ABOUT THIS BOOK
- Revised and expanded edition of a classic reference covering all major human viral infections
- Information presented in a uniform way, summarizing the methodology, biological characteristics, descriptive epidemiology, transmission, pathogenesis, control and prevention for each virus
- Companion to Bacterial Infections of Humans edited by P. Brachman
Striking changes have occurred in the world since the publication of the last edition of Viral Infections of Humans. The global population is rapidly approaching 8 billion; climate change is leading to the introduction of new hosts, vectors and virus diseases heretofore never seen in many parts of the world; technological advances have revolutionized the ability to recognize and characterize viruses new and old; vaccines are altering the epidemiological landscape of the diseases they target, in some cases raising the hope of their eradication; and remarkably powerful computational tools are enabling not only detection of outbreaks of disease much sooner than in the past but also, through complex mathematical modeling, more accurate prediction of their potential impact.
The new Fifth Edition of Viral Infections of Humans captures both the excitement and frustration of the dynamic struggle between humankind and the viruses that continue to cause immense suffering. It presents the latest concepts, methods, and technologies in epidemiology, detection, investigation, modeling, and intervention. Updated and entirely new chapters by dozens of experts across the field provide analytic summaries of current knowledge of viruses and prions causing acute syndromes, chronic illnesses, and/or malignancies. In sum, this ambitiously expanded volume offers a uniquely comprehensive perspective on viruses in humans, from agents of classic diseases (e.g., hepatitis, measles, polio, rabies, and yellow fever), to those with greatest pandemic impact (e.g., influenza and human immunodeficiency virus), to those discovered relatively recently (e.g., henipavirus, metapneumovirus, and norovirus).
The new Fifth Edition of Viral Infections of Humans is an invaluable reference for students, fellows and established professionals in the fields of microbiology, public health and infectious disease epidemiology, medicine, and health policy.
Content Level » Research
Keywords » Adenoviruses - HIV - Hepatitis - Influenza - Kaposi's sarcoma - Rhinovirus -Rotavirus - Smallpox - Virus epidemiology - Virus surveillance
Related subjects » Internal Medicine - Public Health - Virology
TABLE OF CONTENTS
I. Concepts & Methods.- 1.Concepts in Viral Disease Epidemiology & Control.- 2.Virologic Detection & Characterization.- 3.Immunologic Detection & Characterization.- 4.Surveillance & Epidemiologic Investigation.- 5.Viral Dynamics & Mathematical Models.- II. Viruses Causing Acute Syndromes.- 6.Adenoviruses.- 7.Alphaviruses:Equine Encephalitis & Others.- 8.Arenaviruses:Lassa Fever, Lymphocytic Choriomeningitis & Others.- 9.Bunyaviruses: Hantavirus & Others.- 10.Coronaviruses: Severe Acute Respiratory Syndrome & Others.- 11.Enteroviruses & Parechoviruses: Echoviruses, Coxsackieviruses, & Others.- 12.Enteroviruses:Enterovirus 71.- 13.Enteroviruses:Polio.- 14.Filoviruses: Marburg & Ebola.- 15.Flaviviruses: Dengue.- 16.Flaviviruses: Yellow Fever, Japanese B, West Nile & Others.- 17.Hepatitis A Virus.- 18.Hepatitis E Virus.- 19.Influenza Viruses.- 20.Noroviruses, Sapoviruses, & Astroviruses.- 21.Orthopoxviruses: Variola, Vaccinia, Cowpox & Monkeypox.- 22.Paramyxoviruses: Henipaviruses.- 23.Paramyxoviruses: Measles.- 24.Paramyxoviruses: Mumps.- 25.Paramyxoviruses Parainfluenza Virus.- 26.Paramyxoviruses: Respiratory Syncytial Virus & Metapneumovirus.- 27. Parvoviruses.- 28.Rhabdovirus: Rabies.- 29. Rhinoviruses: Colds.- 30. Rotaviruses.- 31. Rubella Virus.- III. Viruses Causing Acute & Chronic Syndromes &/or Malignancy.- 32. Hepatitis viruses: Hepatitis B & Hepatitis D.- 33.Hepatitis viruses: Hepatitis C.- 34. Hepatitis viruses: Hepatocellular Carcinoma.- 35. Human Herpesviruses: Cytomegalovirus.- 36.Human Herpesviruses: Herpes Simplex Types 1 & 2.- 37.Human Herpesvirus: Human Herpesvirus 6.- 38.Human Herpesviruses: Infectious Mononucleosis & Other Non-Malignant Diseases.- 39.Human Herpesviruses: Kaposi Sarcoma & Other Malignancies.- 40.Human Herpesviruses: Malignant Lymphoma.- 41.Human Herpesviruses: Nasopharyngeal Carcinoma & Other Epithelial Tumors.- 42.Human Herpesviruses: Varicella & Zoster.- 43.Human Immunodeficiency Viruses Types 1 & 2.- 44.Human Papillomaviruses: Cervical Cancer & Warts.- 45.Human T Cell Leukemia Viruses Types 1 & 2.- 46.Polyomaviruses: Progressive Multifocal Leukoencephalopathy & Other Diseases.- IV Other Transmissible Agents.- 47.Prions & Transmissible Spongiform Encephalopathy.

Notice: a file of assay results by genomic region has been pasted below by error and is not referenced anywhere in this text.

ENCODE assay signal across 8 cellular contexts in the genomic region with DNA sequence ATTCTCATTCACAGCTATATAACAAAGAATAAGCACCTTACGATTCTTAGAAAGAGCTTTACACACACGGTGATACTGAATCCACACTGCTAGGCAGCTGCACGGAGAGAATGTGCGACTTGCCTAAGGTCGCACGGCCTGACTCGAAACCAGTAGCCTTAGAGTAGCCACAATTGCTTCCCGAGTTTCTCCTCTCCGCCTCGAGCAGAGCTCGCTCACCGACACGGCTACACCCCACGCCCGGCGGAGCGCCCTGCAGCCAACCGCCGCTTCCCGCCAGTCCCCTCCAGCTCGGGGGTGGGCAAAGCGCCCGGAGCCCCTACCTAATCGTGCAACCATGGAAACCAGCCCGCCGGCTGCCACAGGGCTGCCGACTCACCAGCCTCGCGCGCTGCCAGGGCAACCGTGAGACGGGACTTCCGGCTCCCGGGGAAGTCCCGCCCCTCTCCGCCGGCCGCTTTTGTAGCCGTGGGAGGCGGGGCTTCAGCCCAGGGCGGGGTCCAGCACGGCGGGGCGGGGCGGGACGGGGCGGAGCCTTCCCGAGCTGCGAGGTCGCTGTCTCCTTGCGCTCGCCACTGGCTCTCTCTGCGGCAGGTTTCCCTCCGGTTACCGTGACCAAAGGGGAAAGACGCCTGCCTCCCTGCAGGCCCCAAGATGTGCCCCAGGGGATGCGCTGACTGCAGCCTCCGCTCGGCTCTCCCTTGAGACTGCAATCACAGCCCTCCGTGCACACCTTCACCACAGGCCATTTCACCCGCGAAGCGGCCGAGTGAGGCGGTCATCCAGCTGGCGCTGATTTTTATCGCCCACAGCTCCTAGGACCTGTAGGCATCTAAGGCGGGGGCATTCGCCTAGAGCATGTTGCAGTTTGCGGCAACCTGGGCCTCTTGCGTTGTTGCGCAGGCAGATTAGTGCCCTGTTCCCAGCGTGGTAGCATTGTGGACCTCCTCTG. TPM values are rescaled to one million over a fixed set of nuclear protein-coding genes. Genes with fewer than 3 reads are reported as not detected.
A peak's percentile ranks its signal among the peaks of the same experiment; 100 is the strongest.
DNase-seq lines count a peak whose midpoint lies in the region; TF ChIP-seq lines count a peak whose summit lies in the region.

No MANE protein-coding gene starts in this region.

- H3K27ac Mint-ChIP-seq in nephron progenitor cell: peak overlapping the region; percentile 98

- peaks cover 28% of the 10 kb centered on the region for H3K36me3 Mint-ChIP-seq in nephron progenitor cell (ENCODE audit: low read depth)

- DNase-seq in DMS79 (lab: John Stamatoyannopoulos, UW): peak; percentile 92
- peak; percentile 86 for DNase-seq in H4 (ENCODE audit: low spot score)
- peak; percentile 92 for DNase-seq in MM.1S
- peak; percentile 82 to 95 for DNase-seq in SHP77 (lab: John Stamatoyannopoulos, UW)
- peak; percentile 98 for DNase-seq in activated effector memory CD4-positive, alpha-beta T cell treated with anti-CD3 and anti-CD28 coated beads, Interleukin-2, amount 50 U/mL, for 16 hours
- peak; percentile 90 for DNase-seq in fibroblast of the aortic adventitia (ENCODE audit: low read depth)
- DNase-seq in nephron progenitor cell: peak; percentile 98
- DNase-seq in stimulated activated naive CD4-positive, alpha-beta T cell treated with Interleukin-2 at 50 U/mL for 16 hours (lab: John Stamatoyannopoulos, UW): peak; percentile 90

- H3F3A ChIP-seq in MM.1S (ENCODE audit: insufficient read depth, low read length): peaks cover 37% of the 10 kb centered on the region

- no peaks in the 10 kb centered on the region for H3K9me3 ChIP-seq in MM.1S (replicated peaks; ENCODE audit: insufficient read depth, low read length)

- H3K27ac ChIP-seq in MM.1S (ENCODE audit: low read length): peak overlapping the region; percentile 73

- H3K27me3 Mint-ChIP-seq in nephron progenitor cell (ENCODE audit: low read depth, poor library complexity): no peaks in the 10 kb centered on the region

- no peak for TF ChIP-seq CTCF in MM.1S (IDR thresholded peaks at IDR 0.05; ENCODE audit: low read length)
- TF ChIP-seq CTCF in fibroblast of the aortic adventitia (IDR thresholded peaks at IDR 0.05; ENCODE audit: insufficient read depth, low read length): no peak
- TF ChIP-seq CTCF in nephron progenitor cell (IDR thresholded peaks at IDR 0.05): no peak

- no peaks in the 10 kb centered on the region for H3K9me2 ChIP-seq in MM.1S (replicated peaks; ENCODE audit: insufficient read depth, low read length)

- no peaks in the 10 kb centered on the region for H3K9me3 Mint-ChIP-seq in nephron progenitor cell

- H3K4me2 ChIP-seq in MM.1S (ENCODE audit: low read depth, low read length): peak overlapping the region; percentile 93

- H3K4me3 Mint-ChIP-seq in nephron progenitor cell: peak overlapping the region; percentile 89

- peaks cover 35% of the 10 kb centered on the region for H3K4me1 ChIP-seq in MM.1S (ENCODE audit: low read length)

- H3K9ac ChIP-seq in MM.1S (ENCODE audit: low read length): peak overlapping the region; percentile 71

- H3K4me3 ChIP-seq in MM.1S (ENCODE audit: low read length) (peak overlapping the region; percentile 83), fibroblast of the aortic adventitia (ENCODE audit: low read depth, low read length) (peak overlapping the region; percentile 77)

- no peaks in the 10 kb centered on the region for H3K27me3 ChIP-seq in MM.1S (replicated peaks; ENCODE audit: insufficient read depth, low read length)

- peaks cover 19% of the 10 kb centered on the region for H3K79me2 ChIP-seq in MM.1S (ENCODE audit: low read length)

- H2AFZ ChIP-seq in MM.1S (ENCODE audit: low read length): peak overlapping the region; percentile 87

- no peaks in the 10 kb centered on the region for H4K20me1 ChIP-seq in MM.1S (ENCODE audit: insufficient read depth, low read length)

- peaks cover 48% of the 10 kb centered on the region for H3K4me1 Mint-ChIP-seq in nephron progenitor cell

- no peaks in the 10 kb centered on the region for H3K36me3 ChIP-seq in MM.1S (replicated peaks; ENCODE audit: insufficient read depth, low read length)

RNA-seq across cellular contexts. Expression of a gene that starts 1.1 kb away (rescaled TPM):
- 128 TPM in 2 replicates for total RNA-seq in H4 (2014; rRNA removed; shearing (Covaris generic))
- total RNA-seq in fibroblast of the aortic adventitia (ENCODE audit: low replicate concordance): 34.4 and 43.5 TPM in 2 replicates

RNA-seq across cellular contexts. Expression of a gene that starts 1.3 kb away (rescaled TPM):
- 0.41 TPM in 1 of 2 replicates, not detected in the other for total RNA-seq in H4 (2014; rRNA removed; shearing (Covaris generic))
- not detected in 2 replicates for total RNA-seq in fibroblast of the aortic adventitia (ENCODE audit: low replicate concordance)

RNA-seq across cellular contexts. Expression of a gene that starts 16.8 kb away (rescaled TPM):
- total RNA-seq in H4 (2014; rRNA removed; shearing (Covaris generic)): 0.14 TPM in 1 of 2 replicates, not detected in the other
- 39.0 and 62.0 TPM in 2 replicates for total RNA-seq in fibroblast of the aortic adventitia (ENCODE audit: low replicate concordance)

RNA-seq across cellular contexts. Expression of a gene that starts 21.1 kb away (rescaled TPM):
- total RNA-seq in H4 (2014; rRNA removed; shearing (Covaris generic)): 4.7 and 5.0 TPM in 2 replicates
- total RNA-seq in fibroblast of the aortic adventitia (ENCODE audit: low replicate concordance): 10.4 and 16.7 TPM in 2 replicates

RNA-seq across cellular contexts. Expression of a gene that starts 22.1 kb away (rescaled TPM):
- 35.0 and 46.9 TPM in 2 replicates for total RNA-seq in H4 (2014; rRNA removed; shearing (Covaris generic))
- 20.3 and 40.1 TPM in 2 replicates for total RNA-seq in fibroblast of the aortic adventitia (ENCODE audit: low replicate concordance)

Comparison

AUTHORS & EDITORS
Dr. Richard A. Kaslow is a Professor of Epidemiology and International Health, Medicine and Microbiology at the University of Alabama at Birmingham. Dr. Lawrence R. Stanberry is director of the Sealy Center for Vaccine Development at the University of Texas. He has served on numerous advisory and review panels. Dr. James W. LeDuc, is director, Galveston National Laboratory Professor, Microbiology and Immunology Robert E. Shope Chair in Global Health at UTMB.